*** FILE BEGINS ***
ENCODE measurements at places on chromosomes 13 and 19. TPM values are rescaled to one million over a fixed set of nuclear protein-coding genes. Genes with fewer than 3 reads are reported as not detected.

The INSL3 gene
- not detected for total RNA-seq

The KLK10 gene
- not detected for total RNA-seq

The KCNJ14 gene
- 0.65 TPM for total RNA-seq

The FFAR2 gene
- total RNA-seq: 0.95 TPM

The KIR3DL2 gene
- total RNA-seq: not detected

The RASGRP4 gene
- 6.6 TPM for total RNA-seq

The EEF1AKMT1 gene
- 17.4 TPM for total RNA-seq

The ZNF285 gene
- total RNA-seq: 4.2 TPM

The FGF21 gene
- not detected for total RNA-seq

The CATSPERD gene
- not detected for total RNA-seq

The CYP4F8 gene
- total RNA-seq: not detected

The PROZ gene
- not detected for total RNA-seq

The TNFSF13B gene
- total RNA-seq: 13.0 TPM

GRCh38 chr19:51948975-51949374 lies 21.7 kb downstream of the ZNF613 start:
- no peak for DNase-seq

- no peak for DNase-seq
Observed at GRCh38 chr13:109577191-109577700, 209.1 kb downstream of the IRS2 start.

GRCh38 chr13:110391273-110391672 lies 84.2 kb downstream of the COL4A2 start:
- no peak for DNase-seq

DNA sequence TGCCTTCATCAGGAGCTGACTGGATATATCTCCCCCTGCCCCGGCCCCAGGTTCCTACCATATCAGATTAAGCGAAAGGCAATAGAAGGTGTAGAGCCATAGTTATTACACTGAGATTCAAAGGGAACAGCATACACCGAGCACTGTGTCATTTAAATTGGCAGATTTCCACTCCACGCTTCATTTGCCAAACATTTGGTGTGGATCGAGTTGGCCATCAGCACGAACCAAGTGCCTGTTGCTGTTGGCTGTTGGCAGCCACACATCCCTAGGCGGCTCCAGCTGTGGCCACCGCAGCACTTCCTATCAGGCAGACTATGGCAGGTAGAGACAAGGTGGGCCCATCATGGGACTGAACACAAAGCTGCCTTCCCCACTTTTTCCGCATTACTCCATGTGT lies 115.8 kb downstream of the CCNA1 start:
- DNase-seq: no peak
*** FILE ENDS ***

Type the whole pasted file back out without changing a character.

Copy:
ENCODE measurements at places on chromosomes 13 and 19. TPM values are rescaled to one million over a fixed set of nuclear protein-coding genes. Genes with fewer than 3 reads are reported as not detected.

The INSL3 gene
- not detected for total RNA-seq

The KLK10 gene
- not detected for total RNA-seq

The KCNJ14 gene
- 0.65 TPM for total RNA-seq

The FFAR2 gene
- total RNA-seq: 0.95 TPM

The KIR3DL2 gene
- total RNA-seq: not detected

The RASGRP4 gene
- 6.6 TPM for total RNA-seq

The EEF1AKMT1 gene
- 17.4 TPM for total RNA-seq

The ZNF285 gene
- total RNA-seq: 4.2 TPM

The FGF21 gene
- not detected for total RNA-seq

The CATSPERD gene
- not detected for total RNA-seq

The CYP4F8 gene
- total RNA-seq: not detected

The PROZ gene
- not detected for total RNA-seq

The TNFSF13B gene
- total RNA-seq: 13.0 TPM

GRCh38 chr19:51948975-51949374 lies 21.7 kb downstream of the ZNF613 start:
- no peak for DNase-seq

- no peak for DNase-seq
Observed at GRCh38 chr13:109577191-109577700, 209.1 kb downstream of the IRS2 start.

GRCh38 chr13:110391273-110391672 lies 84.2 kb downstream of the COL4A2 start:
- no peak for DNase-seq

DNA sequence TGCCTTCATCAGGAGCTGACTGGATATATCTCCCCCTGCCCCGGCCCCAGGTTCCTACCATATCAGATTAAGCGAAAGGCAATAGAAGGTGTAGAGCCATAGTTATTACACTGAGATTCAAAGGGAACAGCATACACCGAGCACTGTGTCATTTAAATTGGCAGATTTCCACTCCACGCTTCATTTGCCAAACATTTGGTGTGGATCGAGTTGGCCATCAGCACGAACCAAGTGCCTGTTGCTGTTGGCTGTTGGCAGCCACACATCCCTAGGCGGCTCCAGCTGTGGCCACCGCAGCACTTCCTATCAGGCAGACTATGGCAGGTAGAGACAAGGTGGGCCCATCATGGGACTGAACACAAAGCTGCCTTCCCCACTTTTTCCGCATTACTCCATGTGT lies 115.8 kb downstream of the CCNA1 start:
- DNase-seq: no peak